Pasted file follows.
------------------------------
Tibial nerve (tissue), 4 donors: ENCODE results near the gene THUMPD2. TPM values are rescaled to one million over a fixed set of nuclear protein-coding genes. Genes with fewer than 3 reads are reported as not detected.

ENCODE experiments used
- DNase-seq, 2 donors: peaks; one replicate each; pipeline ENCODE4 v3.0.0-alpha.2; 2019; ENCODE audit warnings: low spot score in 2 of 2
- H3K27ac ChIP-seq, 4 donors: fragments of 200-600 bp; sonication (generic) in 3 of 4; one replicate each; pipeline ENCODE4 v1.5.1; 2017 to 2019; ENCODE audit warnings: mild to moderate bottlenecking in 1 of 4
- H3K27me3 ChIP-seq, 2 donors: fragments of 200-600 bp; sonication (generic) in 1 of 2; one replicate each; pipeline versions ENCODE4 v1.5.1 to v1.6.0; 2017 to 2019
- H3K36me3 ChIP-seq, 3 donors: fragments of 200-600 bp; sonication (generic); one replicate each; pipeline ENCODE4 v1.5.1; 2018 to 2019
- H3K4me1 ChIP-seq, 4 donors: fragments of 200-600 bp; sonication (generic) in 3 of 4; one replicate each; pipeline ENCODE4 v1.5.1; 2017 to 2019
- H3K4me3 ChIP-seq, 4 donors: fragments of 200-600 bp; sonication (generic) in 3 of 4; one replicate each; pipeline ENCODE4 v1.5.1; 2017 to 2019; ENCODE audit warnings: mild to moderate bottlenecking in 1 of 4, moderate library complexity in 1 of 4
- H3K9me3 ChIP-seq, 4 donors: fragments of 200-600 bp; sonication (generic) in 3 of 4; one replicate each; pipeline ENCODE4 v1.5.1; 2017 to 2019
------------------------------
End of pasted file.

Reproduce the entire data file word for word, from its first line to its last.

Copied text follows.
Tibial nerve (tissue), 4 donors: ENCODE results near the gene THUMPD2. TPM values are rescaled to one million over a fixed set of nuclear protein-coding genes. Genes with fewer than 3 reads are reported as not detected.

ENCODE experiments used
- DNase-seq, 2 donors: peaks; one replicate each; pipeline ENCODE4 v3.0.0-alpha.2; 2019; ENCODE audit warnings: low spot score in 2 of 2
- H3K27ac ChIP-seq, 4 donors: fragments of 200-600 bp; sonication (generic) in 3 of 4; one replicate each; pipeline ENCODE4 v1.5.1; 2017 to 2019; ENCODE audit warnings: mild to moderate bottlenecking in 1 of 4
- H3K27me3 ChIP-seq, 2 donors: fragments of 200-600 bp; sonication (generic) in 1 of 2; one replicate each; pipeline versions ENCODE4 v1.5.1 to v1.6.0; 2017 to 2019
- H3K36me3 ChIP-seq, 3 donors: fragments of 200-600 bp; sonication (generic); one replicate each; pipeline ENCODE4 v1.5.1; 2018 to 2019
- H3K4me1 ChIP-seq, 4 donors: fragments of 200-600 bp; sonication (generic) in 3 of 4; one replicate each; pipeline ENCODE4 v1.5.1; 2017 to 2019
- H3K4me3 ChIP-seq, 4 donors: fragments of 200-600 bp; sonication (generic) in 3 of 4; one replicate each; pipeline ENCODE4 v1.5.1; 2017 to 2019; ENCODE audit warnings: mild to moderate bottlenecking in 1 of 4, moderate library complexity in 1 of 4
- H3K9me3 ChIP-seq, 4 donors: fragments of 200-600 bp; sonication (generic) in 3 of 4; one replicate each; pipeline ENCODE4 v1.5.1; 2017 to 2019